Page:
*The board unanimously approved the pilot program of a new assessment system to take place this spring. The system, called MAP (Measurement of Academic Progress), was discussed more intensively at the last school board meeting, at the pilot’s first reading.

Staff hope that MAP could streamline the assessment process for teachers and evaluate students more accurately through its adaptive structure.

*Trustees heard the first reading of updates to board policies and administrative regulations, to match the most updated state regulations.

Among the updates, included clarifying volunteer screening processes, grades and evaluation procedures, student conduct at extracurricular events and updating student testing policies to incorporate the CAASPP, the new state assessment.

*The meeting opened with three recognition presentations.

A handful of students were honored with character awards, after their teachers nominated them for demonstrating exemplary honesty in the classroom.

Several teachers who had earned citizenship over the course of the past few decades were recognized, including Foothill High Principal Sebastian Bull, who was born in England and officially became a U.S. citizen in 2005.

And finally, the two competitive civics teams from Amador and Foothill were recognized for having taken first and second, respectively, at the state “We the People” competition on Feb. 1-2. Both teams will go on to represent California at nationals in Washington D.C. at the end of April.

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4 people like this
Posted by MakesNoSense
a resident of Pleasanton Valley
on Mar 5, 2018 at 4:40 pm

When spending public money, I'd like to think that those in charge would have distributed the money based on the ability to support or provide benefit to the most within the community. This spending decision demonstrates a lack of understanding how to best spend tax dollars and will likely 'deep six' the possibility that any future bond passes. Too bad, there are plenty of projects across the district that could have all been started instead of one big project at a single site that serves, what 1/5 of the community.

3 people like this
Posted by Pleasanton Parent
a resident of Pleasanton Meadows
on Mar 5, 2018 at 7:45 pm

Pleasanton Parent is a registered user.

All great principles to incorporate into the NEW school we voted on

2 people like this
Posted by Linda
a resident of Highland Oaks
on Mar 13, 2018 at 12:41 pm

I love the fact that they disregarded notifying any of us who live on Sandalwood Dr. who look out at the field every day and bought our homes for the view. Now we have to look out at a parking lot and cars and deal with increased traffic on our small residential street. Why were we not notified of this? It will also reduce our property value!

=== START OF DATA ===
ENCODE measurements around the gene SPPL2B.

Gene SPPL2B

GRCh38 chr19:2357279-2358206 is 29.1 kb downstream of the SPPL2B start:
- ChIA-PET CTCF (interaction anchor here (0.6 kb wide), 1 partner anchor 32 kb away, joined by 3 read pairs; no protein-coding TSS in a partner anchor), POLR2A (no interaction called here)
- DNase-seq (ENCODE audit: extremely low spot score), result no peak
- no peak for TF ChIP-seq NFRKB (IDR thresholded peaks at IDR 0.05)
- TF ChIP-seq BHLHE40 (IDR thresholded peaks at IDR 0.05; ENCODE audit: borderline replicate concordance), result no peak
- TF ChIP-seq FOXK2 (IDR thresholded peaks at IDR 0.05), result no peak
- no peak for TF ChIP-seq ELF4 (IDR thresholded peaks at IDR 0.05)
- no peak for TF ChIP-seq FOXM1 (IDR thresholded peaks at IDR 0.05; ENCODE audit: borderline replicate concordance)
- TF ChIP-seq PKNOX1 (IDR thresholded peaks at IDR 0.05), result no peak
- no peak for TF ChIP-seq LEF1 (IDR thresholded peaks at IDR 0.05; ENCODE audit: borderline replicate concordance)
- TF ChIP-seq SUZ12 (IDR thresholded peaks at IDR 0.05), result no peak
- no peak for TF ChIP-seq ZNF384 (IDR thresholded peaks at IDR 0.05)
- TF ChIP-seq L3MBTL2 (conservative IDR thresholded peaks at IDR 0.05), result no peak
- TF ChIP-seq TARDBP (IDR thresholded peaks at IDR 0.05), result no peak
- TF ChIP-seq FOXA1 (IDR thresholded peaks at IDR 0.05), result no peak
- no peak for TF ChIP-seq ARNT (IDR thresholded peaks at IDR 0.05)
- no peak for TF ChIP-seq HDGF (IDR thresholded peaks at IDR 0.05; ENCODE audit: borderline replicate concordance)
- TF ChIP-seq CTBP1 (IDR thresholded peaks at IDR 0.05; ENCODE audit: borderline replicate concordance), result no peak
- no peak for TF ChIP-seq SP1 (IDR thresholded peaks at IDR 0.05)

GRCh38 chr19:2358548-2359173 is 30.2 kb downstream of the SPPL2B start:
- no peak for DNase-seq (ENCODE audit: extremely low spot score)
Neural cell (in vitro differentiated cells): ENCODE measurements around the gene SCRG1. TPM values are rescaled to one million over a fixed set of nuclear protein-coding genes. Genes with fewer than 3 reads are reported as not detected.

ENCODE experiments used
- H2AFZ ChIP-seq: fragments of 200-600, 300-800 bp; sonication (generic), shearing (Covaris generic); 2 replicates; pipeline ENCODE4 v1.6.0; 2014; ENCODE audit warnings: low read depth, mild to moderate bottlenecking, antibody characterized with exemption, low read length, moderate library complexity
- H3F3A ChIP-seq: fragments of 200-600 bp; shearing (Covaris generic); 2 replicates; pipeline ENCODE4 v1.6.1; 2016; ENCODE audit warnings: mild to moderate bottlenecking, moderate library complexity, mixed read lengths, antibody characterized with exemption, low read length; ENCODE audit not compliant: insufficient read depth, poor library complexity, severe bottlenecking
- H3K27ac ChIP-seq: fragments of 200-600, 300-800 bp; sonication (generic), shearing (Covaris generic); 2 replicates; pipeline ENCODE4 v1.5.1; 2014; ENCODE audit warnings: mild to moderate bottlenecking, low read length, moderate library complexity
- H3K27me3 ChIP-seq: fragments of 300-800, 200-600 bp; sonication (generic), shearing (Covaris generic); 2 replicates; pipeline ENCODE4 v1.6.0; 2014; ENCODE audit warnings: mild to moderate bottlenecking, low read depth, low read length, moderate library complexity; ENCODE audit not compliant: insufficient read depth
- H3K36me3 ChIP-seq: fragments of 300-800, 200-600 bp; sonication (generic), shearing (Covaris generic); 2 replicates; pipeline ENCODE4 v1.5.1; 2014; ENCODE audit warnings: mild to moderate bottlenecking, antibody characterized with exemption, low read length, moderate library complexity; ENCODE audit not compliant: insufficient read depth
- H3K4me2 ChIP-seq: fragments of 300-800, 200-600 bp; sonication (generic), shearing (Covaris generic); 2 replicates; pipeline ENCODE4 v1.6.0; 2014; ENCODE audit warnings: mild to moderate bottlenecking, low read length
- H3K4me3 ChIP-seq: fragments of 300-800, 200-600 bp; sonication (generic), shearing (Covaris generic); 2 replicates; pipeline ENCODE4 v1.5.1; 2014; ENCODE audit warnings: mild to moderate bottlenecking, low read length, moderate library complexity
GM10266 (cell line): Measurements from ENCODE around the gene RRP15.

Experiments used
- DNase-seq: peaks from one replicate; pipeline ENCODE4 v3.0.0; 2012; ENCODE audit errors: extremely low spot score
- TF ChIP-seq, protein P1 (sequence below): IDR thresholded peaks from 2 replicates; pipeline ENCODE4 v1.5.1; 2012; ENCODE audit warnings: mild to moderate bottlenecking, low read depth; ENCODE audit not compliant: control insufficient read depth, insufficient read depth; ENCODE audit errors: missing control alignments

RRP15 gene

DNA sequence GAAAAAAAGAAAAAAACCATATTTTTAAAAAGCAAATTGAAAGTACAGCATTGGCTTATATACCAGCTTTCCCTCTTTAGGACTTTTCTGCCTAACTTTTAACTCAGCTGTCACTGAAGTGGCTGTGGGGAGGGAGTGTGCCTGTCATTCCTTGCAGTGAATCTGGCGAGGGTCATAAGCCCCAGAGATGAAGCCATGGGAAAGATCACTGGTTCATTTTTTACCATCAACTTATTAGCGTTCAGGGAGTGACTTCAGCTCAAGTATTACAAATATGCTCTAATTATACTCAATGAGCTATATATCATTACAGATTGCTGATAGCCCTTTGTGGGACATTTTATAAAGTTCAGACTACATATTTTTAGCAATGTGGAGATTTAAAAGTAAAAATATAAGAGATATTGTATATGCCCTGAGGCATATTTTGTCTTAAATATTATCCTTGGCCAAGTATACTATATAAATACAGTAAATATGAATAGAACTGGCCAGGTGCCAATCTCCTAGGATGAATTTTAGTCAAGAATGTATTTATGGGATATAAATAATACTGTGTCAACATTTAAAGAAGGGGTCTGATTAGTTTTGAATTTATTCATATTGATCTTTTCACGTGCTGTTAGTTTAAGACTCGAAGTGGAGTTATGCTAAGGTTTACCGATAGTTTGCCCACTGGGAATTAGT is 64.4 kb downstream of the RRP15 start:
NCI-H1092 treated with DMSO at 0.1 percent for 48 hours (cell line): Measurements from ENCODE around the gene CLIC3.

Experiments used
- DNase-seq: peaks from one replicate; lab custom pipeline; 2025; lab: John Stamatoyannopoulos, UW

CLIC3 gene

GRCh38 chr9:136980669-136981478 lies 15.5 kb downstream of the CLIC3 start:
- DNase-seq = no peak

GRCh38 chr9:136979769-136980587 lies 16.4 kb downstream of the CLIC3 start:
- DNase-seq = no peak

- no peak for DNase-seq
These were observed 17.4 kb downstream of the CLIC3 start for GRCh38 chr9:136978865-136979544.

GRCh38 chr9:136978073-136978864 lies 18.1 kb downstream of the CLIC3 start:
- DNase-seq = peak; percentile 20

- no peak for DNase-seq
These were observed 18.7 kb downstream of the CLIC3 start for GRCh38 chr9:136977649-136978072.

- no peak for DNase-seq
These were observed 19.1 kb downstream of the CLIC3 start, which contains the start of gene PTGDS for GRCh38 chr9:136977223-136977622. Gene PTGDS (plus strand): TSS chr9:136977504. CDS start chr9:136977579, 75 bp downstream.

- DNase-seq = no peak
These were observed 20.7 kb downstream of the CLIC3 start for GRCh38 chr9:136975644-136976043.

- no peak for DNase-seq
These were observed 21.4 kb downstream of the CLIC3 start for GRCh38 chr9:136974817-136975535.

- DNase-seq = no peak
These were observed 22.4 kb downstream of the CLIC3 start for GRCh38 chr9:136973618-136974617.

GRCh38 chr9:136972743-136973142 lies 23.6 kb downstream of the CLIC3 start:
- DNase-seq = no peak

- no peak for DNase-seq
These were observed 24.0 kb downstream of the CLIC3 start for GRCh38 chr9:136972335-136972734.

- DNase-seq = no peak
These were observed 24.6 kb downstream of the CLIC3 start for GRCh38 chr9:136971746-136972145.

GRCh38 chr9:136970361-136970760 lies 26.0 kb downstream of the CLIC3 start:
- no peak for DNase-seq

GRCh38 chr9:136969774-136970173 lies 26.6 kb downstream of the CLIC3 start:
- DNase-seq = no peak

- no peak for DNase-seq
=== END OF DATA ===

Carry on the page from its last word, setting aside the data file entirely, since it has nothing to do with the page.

Like this comment
Posted by grish
a resident of Another Pleasanton neighborhood
on Mar 14, 2018 at 10:15 pm

Turning out a web based version for its million Instagram customers Web Link that opted to register their account by doing this.

Like this comment
Posted by False News & Alternative Facts
a resident of Mission Park
on Mar 15, 2018 at 6:53 am

to: Posted by Linda

PUSD stated that the local HOA has been notified.

No negative comments were received.


2 people like this
Posted by Janet
a resident of Amador Valley High School
on Mar 22, 2018 at 5:55 am

MakesNoSense: I am with you. Amador’s campus is a mess, and that school will have more than half the kids in our community go to it. Why did the district decide to sink all this money into one elementary school but leave our high school with a dilapidated gym, leaking roofs, chipped paint, wood rot, and a parking lot too small for the 2700 students who go there?!?

1 person likes this
Posted by Resident
a resident of Amador Valley High School
on Mar 22, 2018 at 9:08 am

The administration spends its time on directing students to do things like "Wear PJs / Pajamas to School on Friday" rather than focusing on maintaining the schools. After all, how can you possibly explain the directive from the Harvest Park Middle School management for middle school students to wear pajamas yes pajamas, to school tomorrow, even if it is a violation of the so-called dress code listed on the exact same page that the students are told to wear PJs? See Web Link

Do you think that the entire Board and administrators would appear at a Board meeting all dressed in pajamas? Nope. The directive for students from PUSD to wear pajamas - Friday 3/23: PJ Day - has nothing to do with Diversity or Spirit. It is just plain weird and creepy.

In the meanwhile, painting, replacing rotted wood, cleaning the gym, re-striping the parking lot and fixing holes in roofs are routine operational and maintenance expenses that should not require hundreds of millions of dollars in bond money. The fact is that the teachers union siphons off most of operational expenses and the sites look dilapidated because of intentional mismanagement of funds by the Board because any excess operational funds are spent sending teachers and administrators to conferences or paying outside consultants like lawyers.

Because they never do maintenance each school ends up eventually having to be bulldozed and rebuilt from the ground up. And from the looks of the Lydiksen plans, the rebuilt school is actually planned to smaller than the original school.

The question to ask the Board where do the maintenance funds go and why do the schools never get maintained?

Like this comment
Posted by False News & Alternative Facts
a resident of Mission Park
on Mar 22, 2018 at 7:43 pm

to: posted by Janet

The stated reason Lydiksen was a priority was that the 1998 bond money ran out before any improvements could be made to the Lydiksen campus.

And the Lydiksen PTA was an active participant in a vote YES on Measure Measure I1